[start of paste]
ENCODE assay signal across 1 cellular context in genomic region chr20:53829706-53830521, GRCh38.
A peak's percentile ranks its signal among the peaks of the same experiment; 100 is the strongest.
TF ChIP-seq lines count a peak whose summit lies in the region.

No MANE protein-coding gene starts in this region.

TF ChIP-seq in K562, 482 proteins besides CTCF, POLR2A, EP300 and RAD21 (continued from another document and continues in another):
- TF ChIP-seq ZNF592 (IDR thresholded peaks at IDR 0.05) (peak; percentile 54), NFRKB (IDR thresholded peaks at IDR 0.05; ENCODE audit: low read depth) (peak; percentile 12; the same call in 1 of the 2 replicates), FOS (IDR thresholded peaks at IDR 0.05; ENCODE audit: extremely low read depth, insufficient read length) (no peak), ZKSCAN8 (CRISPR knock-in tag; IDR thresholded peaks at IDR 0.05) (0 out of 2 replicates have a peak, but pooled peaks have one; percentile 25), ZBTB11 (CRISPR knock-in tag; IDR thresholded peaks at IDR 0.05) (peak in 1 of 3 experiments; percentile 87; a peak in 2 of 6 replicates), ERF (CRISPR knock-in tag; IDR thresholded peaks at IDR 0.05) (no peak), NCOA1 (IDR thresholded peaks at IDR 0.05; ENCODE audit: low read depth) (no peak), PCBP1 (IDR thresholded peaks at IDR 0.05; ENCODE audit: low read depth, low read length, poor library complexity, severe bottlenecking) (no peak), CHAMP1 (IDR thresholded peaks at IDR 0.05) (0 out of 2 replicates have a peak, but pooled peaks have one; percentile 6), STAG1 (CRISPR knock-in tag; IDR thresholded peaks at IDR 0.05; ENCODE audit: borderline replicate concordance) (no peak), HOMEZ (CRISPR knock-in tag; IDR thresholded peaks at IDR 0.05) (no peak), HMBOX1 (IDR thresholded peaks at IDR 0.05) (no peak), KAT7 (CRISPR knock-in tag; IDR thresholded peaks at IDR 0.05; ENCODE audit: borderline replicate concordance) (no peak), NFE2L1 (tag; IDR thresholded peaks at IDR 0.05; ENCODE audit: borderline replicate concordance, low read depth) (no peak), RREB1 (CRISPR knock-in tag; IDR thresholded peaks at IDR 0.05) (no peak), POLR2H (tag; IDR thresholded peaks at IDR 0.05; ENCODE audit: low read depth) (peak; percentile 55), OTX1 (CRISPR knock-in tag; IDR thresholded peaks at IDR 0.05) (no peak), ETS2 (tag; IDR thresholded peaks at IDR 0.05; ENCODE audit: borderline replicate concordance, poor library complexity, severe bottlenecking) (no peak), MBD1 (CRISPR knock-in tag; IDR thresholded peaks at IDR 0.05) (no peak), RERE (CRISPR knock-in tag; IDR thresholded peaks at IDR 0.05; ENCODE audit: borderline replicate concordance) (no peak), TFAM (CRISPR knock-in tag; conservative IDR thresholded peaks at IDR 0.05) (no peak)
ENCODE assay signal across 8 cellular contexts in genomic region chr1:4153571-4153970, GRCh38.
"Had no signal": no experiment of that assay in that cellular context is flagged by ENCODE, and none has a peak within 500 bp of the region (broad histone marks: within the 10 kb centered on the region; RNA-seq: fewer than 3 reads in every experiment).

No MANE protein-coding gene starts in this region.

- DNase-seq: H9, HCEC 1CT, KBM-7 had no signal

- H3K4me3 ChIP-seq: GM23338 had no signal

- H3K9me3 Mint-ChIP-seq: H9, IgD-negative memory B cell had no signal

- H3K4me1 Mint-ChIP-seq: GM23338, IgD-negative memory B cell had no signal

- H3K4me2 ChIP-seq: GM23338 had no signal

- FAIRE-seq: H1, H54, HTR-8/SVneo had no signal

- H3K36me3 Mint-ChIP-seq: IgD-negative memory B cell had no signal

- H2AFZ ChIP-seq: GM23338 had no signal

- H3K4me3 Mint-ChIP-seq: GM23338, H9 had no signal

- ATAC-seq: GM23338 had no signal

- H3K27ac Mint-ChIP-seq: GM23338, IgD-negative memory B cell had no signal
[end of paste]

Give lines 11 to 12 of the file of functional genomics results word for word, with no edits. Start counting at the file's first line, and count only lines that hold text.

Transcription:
- H3K4me3 ChIP-seq: GM23338 had no signal

- H3K9me3 Mint-ChIP-seq: H9, IgD-negative memory B cell had no signal